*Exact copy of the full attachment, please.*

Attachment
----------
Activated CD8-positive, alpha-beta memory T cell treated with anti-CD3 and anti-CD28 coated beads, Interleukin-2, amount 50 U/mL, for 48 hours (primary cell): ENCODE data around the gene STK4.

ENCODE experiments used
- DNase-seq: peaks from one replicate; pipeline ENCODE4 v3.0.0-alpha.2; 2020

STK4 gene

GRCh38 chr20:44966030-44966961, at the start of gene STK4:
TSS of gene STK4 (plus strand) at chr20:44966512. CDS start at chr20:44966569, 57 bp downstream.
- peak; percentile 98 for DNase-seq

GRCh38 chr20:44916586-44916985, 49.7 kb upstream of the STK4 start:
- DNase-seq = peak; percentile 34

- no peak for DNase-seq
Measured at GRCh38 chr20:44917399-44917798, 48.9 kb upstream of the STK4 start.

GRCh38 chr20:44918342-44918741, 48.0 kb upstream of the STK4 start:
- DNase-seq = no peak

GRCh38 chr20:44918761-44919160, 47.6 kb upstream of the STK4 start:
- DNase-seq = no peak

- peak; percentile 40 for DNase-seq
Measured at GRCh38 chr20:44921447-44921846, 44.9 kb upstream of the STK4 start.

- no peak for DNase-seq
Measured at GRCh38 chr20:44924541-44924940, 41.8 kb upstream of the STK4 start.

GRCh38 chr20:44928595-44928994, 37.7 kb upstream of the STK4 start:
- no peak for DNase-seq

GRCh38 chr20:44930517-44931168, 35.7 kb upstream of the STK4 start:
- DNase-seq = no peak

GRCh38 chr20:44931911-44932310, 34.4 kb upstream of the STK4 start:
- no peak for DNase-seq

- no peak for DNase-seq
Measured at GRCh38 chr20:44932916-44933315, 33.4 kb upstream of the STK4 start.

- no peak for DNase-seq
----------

Activated CD8-positive, alpha-beta memory T cell treated with anti-CD3 and anti-CD28 coated beads, Interleukin-2, amount 50 U/mL, for 48 hours (primary cell): ENCODE data around the gene STK4.

ENCODE experiments used
- DNase-seq: peaks from one replicate; pipeline ENCODE4 v3.0.0-alpha.2; 2020

STK4 gene

GRCh38 chr20:44966030-44966961, at the start of gene STK4:
TSS of gene STK4 (plus strand) at chr20:44966512. CDS start at chr20:44966569, 57 bp downstream.
- peak; percentile 98 for DNase-seq

GRCh38 chr20:44916586-44916985, 49.7 kb upstream of the STK4 start:
- DNase-seq = peak; percentile 34

- no peak for DNase-seq
Measured at GRCh38 chr20:44917399-44917798, 48.9 kb upstream of the STK4 start.

GRCh38 chr20:44918342-44918741, 48.0 kb upstream of the STK4 start:
- DNase-seq = no peak

GRCh38 chr20:44918761-44919160, 47.6 kb upstream of the STK4 start:
- DNase-seq = no peak

- peak; percentile 40 for DNase-seq
Measured at GRCh38 chr20:44921447-44921846, 44.9 kb upstream of the STK4 start.

- no peak for DNase-seq
Measured at GRCh38 chr20:44924541-44924940, 41.8 kb upstream of the STK4 start.

GRCh38 chr20:44928595-44928994, 37.7 kb upstream of the STK4 start:
- no peak for DNase-seq

GRCh38 chr20:44930517-44931168, 35.7 kb upstream of the STK4 start:
- DNase-seq = no peak

GRCh38 chr20:44931911-44932310, 34.4 kb upstream of the STK4 start:
- no peak for DNase-seq

- no peak for DNase-seq
Measured at GRCh38 chr20:44932916-44933315, 33.4 kb upstream of the STK4 start.

- no peak for DNase-seq